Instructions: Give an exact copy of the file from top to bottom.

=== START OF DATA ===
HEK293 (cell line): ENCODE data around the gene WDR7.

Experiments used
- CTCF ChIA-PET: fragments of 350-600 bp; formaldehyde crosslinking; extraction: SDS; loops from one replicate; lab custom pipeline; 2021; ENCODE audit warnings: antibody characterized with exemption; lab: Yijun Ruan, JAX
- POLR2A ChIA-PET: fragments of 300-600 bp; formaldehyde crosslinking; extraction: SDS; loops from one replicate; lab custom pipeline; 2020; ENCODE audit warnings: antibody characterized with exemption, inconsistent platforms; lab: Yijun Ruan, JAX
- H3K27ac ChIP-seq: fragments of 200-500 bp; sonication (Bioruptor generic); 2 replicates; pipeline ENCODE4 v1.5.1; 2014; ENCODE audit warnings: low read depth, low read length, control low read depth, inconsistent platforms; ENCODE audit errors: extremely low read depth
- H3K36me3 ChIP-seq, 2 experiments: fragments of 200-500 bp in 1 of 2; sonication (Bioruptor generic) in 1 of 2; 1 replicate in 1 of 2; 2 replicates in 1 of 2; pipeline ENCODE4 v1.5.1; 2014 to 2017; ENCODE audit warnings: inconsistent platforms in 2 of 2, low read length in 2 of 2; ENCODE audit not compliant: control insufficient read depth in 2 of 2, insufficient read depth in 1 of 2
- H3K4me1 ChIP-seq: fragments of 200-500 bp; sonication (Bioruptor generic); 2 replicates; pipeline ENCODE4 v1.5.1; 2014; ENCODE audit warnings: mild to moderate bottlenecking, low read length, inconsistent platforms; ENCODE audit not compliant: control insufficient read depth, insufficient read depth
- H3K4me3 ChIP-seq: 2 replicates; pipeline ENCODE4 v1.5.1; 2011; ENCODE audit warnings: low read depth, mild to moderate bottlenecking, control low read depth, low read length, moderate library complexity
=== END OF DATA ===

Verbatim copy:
HEK293 (cell line): ENCODE data around the gene WDR7.

Experiments used
- CTCF ChIA-PET: fragments of 350-600 bp; formaldehyde crosslinking; extraction: SDS; loops from one replicate; lab custom pipeline; 2021; ENCODE audit warnings: antibody characterized with exemption; lab: Yijun Ruan, JAX
- POLR2A ChIA-PET: fragments of 300-600 bp; formaldehyde crosslinking; extraction: SDS; loops from one replicate; lab custom pipeline; 2020; ENCODE audit warnings: antibody characterized with exemption, inconsistent platforms; lab: Yijun Ruan, JAX
- H3K27ac ChIP-seq: fragments of 200-500 bp; sonication (Bioruptor generic); 2 replicates; pipeline ENCODE4 v1.5.1; 2014; ENCODE audit warnings: low read depth, low read length, control low read depth, inconsistent platforms; ENCODE audit errors: extremely low read depth
- H3K36me3 ChIP-seq, 2 experiments: fragments of 200-500 bp in 1 of 2; sonication (Bioruptor generic) in 1 of 2; 1 replicate in 1 of 2; 2 replicates in 1 of 2; pipeline ENCODE4 v1.5.1; 2014 to 2017; ENCODE audit warnings: inconsistent platforms in 2 of 2, low read length in 2 of 2; ENCODE audit not compliant: control insufficient read depth in 2 of 2, insufficient read depth in 1 of 2
- H3K4me1 ChIP-seq: fragments of 200-500 bp; sonication (Bioruptor generic); 2 replicates; pipeline ENCODE4 v1.5.1; 2014; ENCODE audit warnings: mild to moderate bottlenecking, low read length, inconsistent platforms; ENCODE audit not compliant: control insufficient read depth, insufficient read depth
- H3K4me3 ChIP-seq: 2 replicates; pipeline ENCODE4 v1.5.1; 2011; ENCODE audit warnings: low read depth, mild to moderate bottlenecking, control low read depth, low read length, moderate library complexity